"What an evil fortune!" [muttered Gandalf]

"And I am already weary."

Sunday, October 3, 2021

My Newest Publication (Obit for Richard)

So, this month began with my newest publication, a piece I wish I'd never need write at all: a memoir of my friend Richard West, one of the all-time greats when it came to Tolkien scholars and a close friend of almost forty years (he was Best Man at our wedding). 

I'd recently written about how much I enjoy visiting Milwaukee because it's a chance to see old friends. One of the sad things about visits to Milwaukee is that in addition to getting together with friends I'm also strongly reminded of friends who are no longer with us. Taum Santoski of course, and also Jim Pietrusz, the most dedicated reader I've ever known, and now Richard.  

For the past few years I've visited Marquette twice a year for research trips of from one to four weeks each, And during each of those trips Richard wd take the morning bus over from Madison one day. We'd meet up for lunch and walk down to Miss Katie's diner,* then spend the afternoon pursuing our own researches at the Archives. As the time for the six o'clock bus back to Madison neared I'd walk him down to the bus station (just as years earlier he or one of the other Univ.Wisc.Tolk.Soc members had walked me back from their meeting room to the Madison bus stop for the last bus to Milwaukee), the two of us talking up a storm the whole way. I'll miss those visits, and those talks. And reading the eventual published results. Richard was also a dedicated participant in a long running series of Tolkien symposiums; the fellowship from this will continue but diminish by this absence. 


He loved Tolkien scholarship 

and cats 

and the company of like-minded scholars, 

Old English and Old Norse literature, 

and C. S. Lewis and the Inklings, 

folk dancing,  

and of course Perri.

Here's a link to the journal's site: my memoir for Richard is in Volume XVIII

--John R.

*sometimes joined by Bill Fliess, Marquette Archivist, or Stephen Sullivan, an alumni of TSR from before my time and fellow Alitterate who happened to be Richard's cousin. 

Saturday, October 2, 2021

Drought Over: Time for Flood Warnings

 Well, that was quick.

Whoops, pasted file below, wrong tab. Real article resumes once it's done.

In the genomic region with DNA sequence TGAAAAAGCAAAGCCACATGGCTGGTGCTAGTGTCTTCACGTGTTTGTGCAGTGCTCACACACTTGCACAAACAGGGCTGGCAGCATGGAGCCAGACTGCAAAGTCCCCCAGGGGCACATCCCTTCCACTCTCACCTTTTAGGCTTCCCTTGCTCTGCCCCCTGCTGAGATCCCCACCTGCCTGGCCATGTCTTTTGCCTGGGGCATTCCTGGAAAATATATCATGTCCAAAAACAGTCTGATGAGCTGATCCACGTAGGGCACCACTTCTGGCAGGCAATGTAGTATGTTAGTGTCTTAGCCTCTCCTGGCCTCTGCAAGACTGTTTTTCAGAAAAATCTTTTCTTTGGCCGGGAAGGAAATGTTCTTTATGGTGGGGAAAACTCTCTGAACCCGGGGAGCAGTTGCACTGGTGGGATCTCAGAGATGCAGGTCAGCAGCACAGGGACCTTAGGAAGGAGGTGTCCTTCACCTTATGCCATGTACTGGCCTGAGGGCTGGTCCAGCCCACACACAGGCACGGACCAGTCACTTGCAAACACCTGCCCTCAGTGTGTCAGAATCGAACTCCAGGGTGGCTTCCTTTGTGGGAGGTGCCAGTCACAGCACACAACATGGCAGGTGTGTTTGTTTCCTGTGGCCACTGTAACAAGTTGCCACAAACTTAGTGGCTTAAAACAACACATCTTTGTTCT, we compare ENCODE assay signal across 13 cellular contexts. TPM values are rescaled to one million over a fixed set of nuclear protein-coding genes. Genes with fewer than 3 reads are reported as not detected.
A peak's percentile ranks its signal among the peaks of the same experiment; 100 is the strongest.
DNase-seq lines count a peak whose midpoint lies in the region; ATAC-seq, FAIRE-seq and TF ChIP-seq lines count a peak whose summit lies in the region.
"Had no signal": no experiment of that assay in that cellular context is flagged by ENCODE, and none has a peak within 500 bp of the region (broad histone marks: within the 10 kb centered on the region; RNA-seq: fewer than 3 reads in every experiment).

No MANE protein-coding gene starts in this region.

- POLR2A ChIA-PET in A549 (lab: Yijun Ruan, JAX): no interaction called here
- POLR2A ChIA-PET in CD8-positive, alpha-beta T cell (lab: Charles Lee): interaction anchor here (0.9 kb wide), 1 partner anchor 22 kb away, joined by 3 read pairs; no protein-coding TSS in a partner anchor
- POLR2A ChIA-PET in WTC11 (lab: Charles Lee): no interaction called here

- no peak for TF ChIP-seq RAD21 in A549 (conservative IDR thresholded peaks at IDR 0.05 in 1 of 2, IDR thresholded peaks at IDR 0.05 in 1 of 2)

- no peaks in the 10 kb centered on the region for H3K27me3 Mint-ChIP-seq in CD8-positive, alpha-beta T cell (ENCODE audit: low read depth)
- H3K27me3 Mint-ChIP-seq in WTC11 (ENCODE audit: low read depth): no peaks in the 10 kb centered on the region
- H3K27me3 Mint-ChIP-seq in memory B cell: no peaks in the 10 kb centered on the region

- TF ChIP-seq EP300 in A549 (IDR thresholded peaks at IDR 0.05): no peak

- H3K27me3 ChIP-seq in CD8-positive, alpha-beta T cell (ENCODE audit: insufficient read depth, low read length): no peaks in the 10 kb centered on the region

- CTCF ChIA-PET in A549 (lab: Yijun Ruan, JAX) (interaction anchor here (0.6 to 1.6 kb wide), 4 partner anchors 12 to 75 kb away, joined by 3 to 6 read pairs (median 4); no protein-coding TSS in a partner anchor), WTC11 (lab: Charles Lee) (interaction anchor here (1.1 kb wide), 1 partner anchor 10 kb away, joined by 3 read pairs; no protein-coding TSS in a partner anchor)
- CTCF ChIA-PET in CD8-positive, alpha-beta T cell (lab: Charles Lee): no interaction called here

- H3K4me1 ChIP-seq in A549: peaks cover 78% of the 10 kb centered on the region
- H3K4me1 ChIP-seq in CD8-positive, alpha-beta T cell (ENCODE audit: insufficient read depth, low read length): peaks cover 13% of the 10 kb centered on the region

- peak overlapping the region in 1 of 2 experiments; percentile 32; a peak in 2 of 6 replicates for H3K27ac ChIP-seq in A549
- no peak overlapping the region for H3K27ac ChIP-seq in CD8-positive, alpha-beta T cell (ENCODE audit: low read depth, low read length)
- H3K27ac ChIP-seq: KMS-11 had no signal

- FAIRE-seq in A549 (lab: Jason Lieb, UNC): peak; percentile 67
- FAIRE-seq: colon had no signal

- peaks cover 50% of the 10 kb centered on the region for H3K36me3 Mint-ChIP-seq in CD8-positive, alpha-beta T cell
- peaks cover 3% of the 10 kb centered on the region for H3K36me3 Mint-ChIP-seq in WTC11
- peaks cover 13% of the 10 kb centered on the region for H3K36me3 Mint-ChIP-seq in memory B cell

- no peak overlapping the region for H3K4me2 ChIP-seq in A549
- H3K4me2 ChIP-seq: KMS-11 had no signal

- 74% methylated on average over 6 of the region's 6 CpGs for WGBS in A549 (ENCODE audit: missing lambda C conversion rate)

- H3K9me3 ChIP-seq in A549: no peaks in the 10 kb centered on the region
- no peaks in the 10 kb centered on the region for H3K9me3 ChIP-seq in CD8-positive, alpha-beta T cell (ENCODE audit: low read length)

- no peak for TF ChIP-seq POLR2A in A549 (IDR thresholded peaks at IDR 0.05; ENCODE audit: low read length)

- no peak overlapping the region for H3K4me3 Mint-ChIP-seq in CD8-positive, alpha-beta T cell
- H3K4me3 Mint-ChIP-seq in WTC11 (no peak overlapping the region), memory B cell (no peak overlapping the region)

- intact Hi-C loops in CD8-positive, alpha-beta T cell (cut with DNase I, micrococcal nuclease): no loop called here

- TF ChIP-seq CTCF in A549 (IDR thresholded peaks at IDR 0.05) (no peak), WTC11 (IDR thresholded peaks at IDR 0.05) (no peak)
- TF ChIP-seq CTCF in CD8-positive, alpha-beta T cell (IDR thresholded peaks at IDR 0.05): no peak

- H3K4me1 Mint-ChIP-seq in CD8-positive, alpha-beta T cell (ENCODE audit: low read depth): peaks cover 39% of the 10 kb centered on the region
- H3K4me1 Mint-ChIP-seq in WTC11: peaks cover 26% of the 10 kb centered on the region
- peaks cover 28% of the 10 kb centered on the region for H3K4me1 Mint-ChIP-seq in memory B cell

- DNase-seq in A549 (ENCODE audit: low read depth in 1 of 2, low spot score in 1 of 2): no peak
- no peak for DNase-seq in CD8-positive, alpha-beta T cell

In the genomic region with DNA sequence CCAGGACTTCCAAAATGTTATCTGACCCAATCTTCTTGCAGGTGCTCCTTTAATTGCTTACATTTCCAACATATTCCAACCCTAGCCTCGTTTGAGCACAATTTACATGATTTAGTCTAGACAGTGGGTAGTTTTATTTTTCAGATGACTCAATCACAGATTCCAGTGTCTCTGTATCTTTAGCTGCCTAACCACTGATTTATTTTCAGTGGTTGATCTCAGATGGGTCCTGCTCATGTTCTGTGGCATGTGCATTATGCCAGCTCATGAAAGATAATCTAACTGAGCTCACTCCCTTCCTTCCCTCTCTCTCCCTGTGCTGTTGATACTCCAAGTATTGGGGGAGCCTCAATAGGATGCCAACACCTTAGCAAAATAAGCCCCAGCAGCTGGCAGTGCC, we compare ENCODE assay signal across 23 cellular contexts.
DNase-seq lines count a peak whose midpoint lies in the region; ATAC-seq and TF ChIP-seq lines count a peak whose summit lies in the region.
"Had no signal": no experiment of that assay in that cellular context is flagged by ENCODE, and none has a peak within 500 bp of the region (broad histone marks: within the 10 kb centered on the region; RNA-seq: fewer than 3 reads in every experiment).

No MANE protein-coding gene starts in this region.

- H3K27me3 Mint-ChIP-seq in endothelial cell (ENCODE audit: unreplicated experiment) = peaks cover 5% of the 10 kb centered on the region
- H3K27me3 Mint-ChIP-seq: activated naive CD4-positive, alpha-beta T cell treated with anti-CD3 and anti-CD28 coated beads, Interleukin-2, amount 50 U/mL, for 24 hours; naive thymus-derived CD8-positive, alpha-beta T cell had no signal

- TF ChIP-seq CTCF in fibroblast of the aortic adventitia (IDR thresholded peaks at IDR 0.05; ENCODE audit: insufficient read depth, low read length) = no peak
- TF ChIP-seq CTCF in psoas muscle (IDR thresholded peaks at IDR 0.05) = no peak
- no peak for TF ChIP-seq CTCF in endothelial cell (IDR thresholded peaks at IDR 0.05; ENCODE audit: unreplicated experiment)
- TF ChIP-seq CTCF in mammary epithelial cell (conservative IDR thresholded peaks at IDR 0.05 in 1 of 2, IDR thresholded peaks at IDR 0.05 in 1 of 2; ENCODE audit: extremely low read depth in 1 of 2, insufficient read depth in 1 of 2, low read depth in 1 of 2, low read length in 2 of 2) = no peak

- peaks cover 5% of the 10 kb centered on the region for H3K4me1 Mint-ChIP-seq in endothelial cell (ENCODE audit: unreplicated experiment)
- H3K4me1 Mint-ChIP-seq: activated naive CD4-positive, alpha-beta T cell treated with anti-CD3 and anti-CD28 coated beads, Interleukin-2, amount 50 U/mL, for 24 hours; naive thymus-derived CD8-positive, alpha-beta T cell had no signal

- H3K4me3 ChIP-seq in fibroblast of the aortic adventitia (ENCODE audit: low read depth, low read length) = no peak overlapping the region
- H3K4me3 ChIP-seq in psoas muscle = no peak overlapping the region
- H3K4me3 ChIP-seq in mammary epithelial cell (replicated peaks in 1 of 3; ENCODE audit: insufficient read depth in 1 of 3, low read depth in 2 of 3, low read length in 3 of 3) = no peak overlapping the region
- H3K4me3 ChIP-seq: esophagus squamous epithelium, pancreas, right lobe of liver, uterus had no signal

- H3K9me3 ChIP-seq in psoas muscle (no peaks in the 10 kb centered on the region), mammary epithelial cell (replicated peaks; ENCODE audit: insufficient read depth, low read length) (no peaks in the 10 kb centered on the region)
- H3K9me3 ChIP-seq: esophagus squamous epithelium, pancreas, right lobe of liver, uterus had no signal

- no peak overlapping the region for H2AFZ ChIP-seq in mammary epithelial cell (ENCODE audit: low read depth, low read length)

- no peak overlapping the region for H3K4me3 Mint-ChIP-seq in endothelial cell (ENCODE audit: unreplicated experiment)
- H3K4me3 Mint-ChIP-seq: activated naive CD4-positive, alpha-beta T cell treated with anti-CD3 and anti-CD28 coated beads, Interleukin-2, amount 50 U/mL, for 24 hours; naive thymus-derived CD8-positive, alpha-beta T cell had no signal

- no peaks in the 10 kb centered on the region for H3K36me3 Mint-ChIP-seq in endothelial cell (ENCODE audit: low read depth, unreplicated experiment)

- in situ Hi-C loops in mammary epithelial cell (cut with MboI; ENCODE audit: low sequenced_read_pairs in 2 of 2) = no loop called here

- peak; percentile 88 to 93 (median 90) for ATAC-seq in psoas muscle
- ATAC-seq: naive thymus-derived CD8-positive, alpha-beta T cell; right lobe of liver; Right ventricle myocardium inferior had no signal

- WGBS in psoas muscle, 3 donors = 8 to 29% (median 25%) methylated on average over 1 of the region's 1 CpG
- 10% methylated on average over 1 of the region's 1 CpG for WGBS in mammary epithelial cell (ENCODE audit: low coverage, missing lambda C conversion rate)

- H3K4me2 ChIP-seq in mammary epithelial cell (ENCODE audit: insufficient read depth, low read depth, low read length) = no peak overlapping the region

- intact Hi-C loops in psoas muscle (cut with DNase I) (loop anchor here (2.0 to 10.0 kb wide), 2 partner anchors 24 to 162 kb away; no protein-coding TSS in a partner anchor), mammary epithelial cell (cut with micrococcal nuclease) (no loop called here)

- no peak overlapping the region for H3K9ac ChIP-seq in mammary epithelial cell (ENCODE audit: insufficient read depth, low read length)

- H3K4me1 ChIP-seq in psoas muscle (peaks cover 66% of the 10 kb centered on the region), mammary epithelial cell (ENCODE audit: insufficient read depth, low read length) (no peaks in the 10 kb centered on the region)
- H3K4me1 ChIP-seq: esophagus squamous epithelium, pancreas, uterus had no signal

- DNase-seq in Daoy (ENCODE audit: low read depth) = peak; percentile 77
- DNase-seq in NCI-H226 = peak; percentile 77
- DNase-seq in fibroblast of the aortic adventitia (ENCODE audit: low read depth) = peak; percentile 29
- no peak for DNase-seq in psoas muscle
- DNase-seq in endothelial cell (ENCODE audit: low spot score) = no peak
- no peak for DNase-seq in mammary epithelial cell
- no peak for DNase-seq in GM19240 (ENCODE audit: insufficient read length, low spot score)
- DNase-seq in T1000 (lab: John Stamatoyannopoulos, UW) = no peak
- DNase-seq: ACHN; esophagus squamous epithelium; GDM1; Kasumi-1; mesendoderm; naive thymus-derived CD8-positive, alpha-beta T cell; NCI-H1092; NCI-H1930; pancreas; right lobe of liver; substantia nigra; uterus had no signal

The long hard drought we struggled with all summer --the kind of drought that kills trees and does other permanent damage -- is now over. How do I know? Because yesterday they activated the Flood Warning system

--John R.

Alert Sent On: 10/01/2021 11:19:44 AM PDT

This is a system test.

No river flooding is occurring in King County at this time. As a subscriber, you will receive automated phone calls, emails and/or text messages when certain flood conditions exist. The type of message you receive – and for which rivers – depends on how you set up your flood alert account.

To make changes to your account or to learn more, visit the King County Flood warnings and alerts website or call 206-477-4727. To unsubscribe from all Flood Alerts, reply to this email using “unsubscribe” in the subject field.

If you live or work near or in a floodplain, remember to be flood ready this fall!

The Cat Room

It was good to get back into the Cat Room yesterday. After more than a month away it was a roomful of cats I didn’t know (nine in all: four cats and five kittens). A good day for cat walking.

ARIEL and LUCETO, our pair of beautiful tortoiseshells, had the first walk. Janice helped me get the blue harness on the dark torbie (Luceto?) to start with but afterwards at the end of the walk  I wasn’t able to open the snaps and had to pull the harness off over the cat's head. Luckily she’s  a fairly low-key cat and didn’t object. Next up the orange torbie (Ariel?) had her turn with the collar. She too did very well. Beautiful, beautiful cats.

The other fluffy pair, ZOEY and SIMBA, each had a turn on the leash; like the others two they spent their time exploring all the cat-trees up and down near the cat-room all the way over to the niche between the cat room and the fish. Both pairs had to deal with dogs passing by that got closer than I was comfortable with but fortunately the cats stayed calm and the dogs were well behaved. I’d put that down as ‘wary of dogs’ and recommend they not be adopted to a household with a dog.

The three two-month kittens, Naveen and Ariel and Tiana were shyer than I expected. They were shy of being picked up or of my approaching them but on their own they played and explored and hide and pounced as kittens should. Toys that had a little distance also got the many-toed thumbs up. Naveen had an admirer who wanted to adopt him then and there: I showed her the Q-code and encouraged her to send in a query to Arlington right away, which I think she did.

The two three month kittens: McGhee and Zora, our little black panthers, were independent and full of energy: they loved just about every game that was offered to them. McGhee rode on my shoulders at one point. He got a short walk at the end of things, during which I discovered that he knows the rules but just thinks they don’t apply to him. 

Here’s hoping they all find good homes, sooner rather than later.

—John R.

Question: do we really have two cats (of different generations) with the same name? Or as seems more likely have I gotten my notes muddled on this point?

And today came the word that those beautiful affectionate tortoiseshells have been adopted. — JDR